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A neo-Nazi march outside of the Wisconsin State Capitol on Saturday has sparked widespread outrage across the state and the country amid an alarming rise in antisemitism.
The Madison Police Department said that the group consisted of around 20 people carrying Nazi flags. Authorities added that the demonstrators did not seem to have any weapons.
Social media videos of the protest captured marchers — all men — carrying flags emblazoned with swastikas, doing the Nazi salute, and chanting, “there will be blood.” Every demonstrator wore red shirts that said “Blood Tribe” on the back.
Wisconsin Gov Tony Evers wrote a statement on Saturday condemning the demonstration: “To see neo-Nazis marching in our streets and neighborhoods and in the shadow of our State Capitol building spreading their disturbing, hateful messages is truly revolting.”
He continued, “Let us be clear: neo-Nazis, antisemitism, and white supremacy have no home in Wisconsin. We will not accept or normalize this rhetoric and hate.” He called those ideologies “repulsive and disgusting,” and denounced “their presence in our state in the strongest terms possible.”
Wisconsin Democratic Sen Tammy Baldwin wrote, “This has no place in Wisconsin.” She added, “At a time when we are seeing disturbing spikes in antisemitism, it is more important than ever to denounce this hate in no uncertain terms.”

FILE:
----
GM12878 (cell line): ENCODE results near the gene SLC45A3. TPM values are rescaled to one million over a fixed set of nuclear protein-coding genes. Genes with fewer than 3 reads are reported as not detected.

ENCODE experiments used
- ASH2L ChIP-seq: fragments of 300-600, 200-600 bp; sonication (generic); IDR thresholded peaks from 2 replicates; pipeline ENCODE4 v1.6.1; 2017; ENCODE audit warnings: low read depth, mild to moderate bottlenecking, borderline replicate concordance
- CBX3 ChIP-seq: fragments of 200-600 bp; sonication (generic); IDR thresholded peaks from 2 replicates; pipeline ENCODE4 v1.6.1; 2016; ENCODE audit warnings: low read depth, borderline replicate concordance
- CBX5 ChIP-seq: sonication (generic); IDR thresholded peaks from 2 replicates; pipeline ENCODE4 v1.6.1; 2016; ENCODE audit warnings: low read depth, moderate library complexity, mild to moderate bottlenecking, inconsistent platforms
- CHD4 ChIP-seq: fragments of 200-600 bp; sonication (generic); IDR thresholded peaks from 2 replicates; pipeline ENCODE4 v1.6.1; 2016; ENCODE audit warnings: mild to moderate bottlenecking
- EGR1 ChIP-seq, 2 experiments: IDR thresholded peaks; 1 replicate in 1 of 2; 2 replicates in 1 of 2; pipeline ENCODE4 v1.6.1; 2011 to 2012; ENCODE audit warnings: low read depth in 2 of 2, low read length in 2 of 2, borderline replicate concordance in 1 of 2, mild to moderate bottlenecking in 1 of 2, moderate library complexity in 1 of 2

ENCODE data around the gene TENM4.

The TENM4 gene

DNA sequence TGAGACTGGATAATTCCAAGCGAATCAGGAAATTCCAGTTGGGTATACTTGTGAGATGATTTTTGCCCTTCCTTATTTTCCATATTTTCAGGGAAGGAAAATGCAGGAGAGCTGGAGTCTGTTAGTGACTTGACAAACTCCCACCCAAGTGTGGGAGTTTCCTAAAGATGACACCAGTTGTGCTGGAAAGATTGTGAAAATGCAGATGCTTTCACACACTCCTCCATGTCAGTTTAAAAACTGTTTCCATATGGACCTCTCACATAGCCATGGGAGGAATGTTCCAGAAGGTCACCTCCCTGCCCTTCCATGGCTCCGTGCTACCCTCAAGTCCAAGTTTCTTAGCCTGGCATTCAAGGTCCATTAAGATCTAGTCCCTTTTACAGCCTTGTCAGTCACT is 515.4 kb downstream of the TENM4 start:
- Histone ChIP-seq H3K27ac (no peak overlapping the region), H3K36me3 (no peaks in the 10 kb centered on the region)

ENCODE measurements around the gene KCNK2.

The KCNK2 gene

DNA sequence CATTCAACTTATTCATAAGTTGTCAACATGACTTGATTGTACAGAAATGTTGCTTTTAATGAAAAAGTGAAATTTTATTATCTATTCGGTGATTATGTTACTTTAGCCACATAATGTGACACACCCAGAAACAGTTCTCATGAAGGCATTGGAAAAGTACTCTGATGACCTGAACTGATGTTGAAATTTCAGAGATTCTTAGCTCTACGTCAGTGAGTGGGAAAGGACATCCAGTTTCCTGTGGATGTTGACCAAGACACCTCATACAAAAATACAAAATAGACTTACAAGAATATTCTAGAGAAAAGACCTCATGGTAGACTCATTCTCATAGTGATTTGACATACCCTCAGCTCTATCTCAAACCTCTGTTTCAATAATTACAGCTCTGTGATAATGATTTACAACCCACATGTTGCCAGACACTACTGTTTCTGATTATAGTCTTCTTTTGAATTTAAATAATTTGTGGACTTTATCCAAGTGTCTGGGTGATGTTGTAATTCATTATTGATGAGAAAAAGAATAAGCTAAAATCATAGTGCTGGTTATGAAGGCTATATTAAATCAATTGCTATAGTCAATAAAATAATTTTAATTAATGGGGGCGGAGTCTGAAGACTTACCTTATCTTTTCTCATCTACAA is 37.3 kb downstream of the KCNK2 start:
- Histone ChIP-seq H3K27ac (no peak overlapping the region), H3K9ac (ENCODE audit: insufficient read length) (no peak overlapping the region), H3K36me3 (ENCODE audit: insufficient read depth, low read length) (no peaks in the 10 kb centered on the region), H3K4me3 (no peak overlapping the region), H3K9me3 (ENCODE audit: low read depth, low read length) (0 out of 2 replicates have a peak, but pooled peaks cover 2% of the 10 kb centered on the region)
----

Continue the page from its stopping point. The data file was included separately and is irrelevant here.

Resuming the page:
“Hate has no home here,” Democratic Rep Mark Pocan, who represents Madison, said, “These despicable extremists do not speak for the people of Madison, Wisconsin, or the United States. I strongly condemn this blatant showcase of antisemitism. Our community stands resolute against such bigotry.”
The Anti-Defamation League (ADL) described the “Blood Tribe” as an all-male group — they don’t allow female members — of “hardcore” white supremacists.
“The presence of neo-Nazis outside a synagogue and in front of Wisconsin’s state capitol today is deplorable,” the ADL Midwest Regional Director David Goldenberg said in a statement. He called on city, state, and university leaders to “act aggressively to develop comprehensive strategies to combat antisemitism and extremism in Wisconsin and on university campuses across the state.”
The demonstration comes after a marked rise in antisemitism exhibited across the country since the 7 October attacks in the Middle East. The ADL recorded an increase in antisemitic incidents compared to last year. From 7 October through 23 October of this year, the ADL documented 312 antisemitic incidents; in the same time period last year, the ADL documented 64 antisemitic incidents.